Sunday, August 26, 2007

Freezing Time

It is time for another entry. Actually it is time for bed, but fie on that. I shall instead stay up to compose something specifically for your entertainment. What better way to procrastinate than by addressing something that has already been procrastinated.

So, I’ll put off sleep in favor of putting something down in writing. Smart? No, not really. I have to be at school a good deal earlier than usual tomorrow for work. We’re setting up an exhibition for the Common First Year class of work done by previous Common First Year students so this particular batch can get a look at what they’re in for. Set the bar, establish expectations, also maybe give them something to look forward to. Some will see the display and be frustrated by it: “You expect me to be able to do that?” Others, those less inclined towards pessimism, will hopefully be more impressed: “I’ll be able to produce that?” It’s a subtle but important distinction.

So, yes, school has started. Last week was the first week of the new year. New classes, new teachers, a newly revised studio, some cool new people… It’s going to be a good year. It is also, as was the last, going to be a very full year. I have been preparing. Not unlike some small mammals and certain species of insect, I have been storing food for the coming winter. While the principle is the same, my process is somewhat more sophisticated than the smaller mammals and the insects. For example I am using a freezer, something most of them do not have access to.

By using my time to cook now and freezing some of the leftovers, I am essentially storing time for later use. Technically, yes, I’m storing the food, but symbolically that food represents time. Unlike the small mammals and the insects I do not expect a shortage of materials as the cold weather moves in, I expect an abundance of assignments, which will in turn eat into that other resource: time. My girlfriend was exceptionally good to me last year and in several instances substituted her time for mine, going so far as to package individual leftover meals for me to reheat at school. I appreciate this immensely, but at the same time, recognize that it is something of an imposition. So now, before the school season has quite ramped up (and it’s ramping up quickly), I am packaging some of my own time so I do not have to depend quite as much on hers.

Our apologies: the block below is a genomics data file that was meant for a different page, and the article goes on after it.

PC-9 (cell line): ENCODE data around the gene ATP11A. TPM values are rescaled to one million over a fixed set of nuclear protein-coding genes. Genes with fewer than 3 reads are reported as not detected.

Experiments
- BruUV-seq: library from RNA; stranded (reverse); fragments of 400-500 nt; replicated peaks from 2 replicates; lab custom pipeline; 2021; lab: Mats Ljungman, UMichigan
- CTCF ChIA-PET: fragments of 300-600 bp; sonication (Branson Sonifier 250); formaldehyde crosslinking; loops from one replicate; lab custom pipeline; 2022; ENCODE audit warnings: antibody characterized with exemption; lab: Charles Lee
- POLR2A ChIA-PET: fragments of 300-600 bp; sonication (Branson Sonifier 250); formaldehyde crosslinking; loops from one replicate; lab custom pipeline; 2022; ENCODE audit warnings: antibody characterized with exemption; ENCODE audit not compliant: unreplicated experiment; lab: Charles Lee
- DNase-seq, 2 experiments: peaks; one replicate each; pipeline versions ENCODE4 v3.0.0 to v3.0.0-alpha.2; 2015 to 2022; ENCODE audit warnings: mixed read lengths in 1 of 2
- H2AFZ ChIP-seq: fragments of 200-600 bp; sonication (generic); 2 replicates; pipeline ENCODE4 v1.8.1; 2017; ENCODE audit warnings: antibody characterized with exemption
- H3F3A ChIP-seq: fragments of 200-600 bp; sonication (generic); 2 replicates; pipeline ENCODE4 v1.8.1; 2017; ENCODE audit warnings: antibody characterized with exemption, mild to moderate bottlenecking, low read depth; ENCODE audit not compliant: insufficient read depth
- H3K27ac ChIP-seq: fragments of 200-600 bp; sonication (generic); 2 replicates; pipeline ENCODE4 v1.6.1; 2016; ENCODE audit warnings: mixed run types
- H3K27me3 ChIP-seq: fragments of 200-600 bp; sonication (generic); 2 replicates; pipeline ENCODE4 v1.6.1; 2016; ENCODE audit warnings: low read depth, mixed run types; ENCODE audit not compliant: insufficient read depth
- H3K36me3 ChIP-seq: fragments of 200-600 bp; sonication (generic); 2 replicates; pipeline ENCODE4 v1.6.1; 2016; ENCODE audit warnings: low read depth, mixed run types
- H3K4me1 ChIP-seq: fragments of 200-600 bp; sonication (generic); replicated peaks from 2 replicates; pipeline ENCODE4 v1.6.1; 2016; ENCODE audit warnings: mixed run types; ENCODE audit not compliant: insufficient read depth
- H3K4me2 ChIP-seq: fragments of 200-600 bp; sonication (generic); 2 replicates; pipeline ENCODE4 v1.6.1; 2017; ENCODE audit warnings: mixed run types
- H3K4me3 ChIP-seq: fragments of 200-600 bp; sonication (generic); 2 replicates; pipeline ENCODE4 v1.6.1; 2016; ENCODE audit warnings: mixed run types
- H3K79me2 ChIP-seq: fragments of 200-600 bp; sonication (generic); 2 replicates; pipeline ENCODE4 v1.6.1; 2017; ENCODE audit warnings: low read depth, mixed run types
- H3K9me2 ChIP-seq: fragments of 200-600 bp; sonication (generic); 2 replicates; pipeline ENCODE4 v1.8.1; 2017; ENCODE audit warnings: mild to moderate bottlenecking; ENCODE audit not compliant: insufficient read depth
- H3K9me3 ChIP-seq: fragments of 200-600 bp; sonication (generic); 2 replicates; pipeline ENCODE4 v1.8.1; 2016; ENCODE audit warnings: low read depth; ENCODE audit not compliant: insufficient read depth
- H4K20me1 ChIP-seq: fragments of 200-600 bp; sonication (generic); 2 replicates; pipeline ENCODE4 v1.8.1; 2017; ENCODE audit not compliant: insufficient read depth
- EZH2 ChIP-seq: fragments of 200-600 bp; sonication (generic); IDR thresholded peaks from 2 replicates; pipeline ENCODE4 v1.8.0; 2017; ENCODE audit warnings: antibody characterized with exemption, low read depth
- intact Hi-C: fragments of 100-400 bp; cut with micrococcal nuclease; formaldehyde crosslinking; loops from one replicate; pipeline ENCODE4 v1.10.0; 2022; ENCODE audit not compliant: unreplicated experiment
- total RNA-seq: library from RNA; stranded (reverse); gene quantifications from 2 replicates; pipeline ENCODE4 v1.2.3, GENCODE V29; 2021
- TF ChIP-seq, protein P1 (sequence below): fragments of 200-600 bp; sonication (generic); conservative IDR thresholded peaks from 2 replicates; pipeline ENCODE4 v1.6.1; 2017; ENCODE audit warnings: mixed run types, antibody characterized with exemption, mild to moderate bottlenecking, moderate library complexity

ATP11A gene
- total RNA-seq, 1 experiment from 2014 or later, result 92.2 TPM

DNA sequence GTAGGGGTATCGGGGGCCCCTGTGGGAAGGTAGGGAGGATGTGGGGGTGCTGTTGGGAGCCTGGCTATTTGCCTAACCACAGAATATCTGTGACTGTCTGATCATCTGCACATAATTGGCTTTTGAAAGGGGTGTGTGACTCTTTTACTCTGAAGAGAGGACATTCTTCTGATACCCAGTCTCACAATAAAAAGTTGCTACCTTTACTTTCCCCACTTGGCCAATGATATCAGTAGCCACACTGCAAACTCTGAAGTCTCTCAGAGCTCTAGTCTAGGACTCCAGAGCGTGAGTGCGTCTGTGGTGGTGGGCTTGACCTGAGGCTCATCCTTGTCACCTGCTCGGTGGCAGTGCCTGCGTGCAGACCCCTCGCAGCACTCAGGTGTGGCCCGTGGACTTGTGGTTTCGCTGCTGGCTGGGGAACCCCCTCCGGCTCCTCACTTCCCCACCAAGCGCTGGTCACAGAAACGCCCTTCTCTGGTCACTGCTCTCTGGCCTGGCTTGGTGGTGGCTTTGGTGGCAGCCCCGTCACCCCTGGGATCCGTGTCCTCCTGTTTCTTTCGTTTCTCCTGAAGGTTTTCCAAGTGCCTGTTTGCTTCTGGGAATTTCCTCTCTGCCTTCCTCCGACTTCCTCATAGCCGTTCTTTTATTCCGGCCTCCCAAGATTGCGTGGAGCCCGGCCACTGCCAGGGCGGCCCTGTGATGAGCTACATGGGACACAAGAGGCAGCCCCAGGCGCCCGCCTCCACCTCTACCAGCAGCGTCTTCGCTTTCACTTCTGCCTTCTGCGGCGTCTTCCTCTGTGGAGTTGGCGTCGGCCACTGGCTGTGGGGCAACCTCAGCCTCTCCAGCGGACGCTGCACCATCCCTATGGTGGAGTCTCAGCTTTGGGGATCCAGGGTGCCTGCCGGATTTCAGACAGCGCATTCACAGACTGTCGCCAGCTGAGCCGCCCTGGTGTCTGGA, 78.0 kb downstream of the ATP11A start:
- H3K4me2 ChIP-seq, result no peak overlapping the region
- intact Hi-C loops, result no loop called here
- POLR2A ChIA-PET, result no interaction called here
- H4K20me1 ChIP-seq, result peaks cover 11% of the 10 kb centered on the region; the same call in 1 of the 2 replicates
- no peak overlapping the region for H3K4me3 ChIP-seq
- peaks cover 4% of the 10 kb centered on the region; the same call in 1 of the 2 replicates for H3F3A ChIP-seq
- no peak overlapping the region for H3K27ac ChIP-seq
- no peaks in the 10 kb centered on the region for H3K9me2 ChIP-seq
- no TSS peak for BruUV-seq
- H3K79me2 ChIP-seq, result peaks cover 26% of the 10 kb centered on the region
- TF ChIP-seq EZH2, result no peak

So far I have managed to set aside shrimp creole, honey-mustard pork chops, mashed potatoes, and quite a quantity of tomato sauce (perhaps the most important, or at least prevalent, staple of my diet). This is all something of an experiment. I’ll be curious to learn the answers to the following questions: How much longer can I find the time to cook enough to put away? How much longer after that will it be before I find myself starting to rely upon the stored foods? How long then will those foods last? Perhaps most importantly: which of the foods that I choose to store will actually emerge from the freezing process in a palatable state? And yes, I will know they at least start that way. My cooking is not that daring, but it is effective and usually enjoyable.

Great, now I’m hungry. And tired. For now I’ll focus on addressing the tired, and procrastinate the hungry until tomorrow morning. Here's hoping my winter-storage efforts mean I don't have to trade food for sleep later in the year.

Sunday, August 05, 2007

Wisdom for the Ages

My high school ten year reunion should be happening this year. Odds are good that it won't, but I could be wrong.

In any case, I found myself thinking about high school recently. More specifically, I found myself contemplating the lessons I learned there about the confluence of meetings and pizza. I was reminded of one particular lesson at a recent research meeting and realized that this lesson still applies (and that my boss never learned it himself). Because I happen to have this forum, I think I'll share the wisdom in case some of you didn't have the same opportunity I did to pick it up.

Lesson 1: If you want people to attend your meetings, offer them pizza.
Corollary to Lesson 1: If you want to make sure attendance is limited to those serious about the meeting, don't offer pizza.

In other words, for those meetings where quorum or general numbers are important, you can increase attendance by offering to feed people. However, if you accept a certain cynical (realistic) viewpoint and are not worried about making people do their fair share, you might be better off not offering food (or at least not publicizing it). The slackers won't bother to come, and those who are dedicated to the cause will actually be able to get work done. If you're really cynical, the last group does not exist, so you'd better offer pizza.

Lesson 2: Do not serve the pizza until the general business of the meeting is concluded.

This was an actual rule established (and written down) in one of the organizations in which I served in high school (This is also the rule that was neglected in my recent research meeting.) In high school, we found that once pizza became available, nobody paid any attention any more. Even those trying to pay attention were constantly interrupted as people passed around the boxes, requested napkins, and generally participated in the business of eating. We also found that people were more likely to leave early if food had already been served. So we made the rule. Pizza still arrived at the same time, it just sat in the boxes until we got through the agenda. It's amazing how much faster our meetings became. Then again, fewer people showed up on time. Meh, everything is a trade off.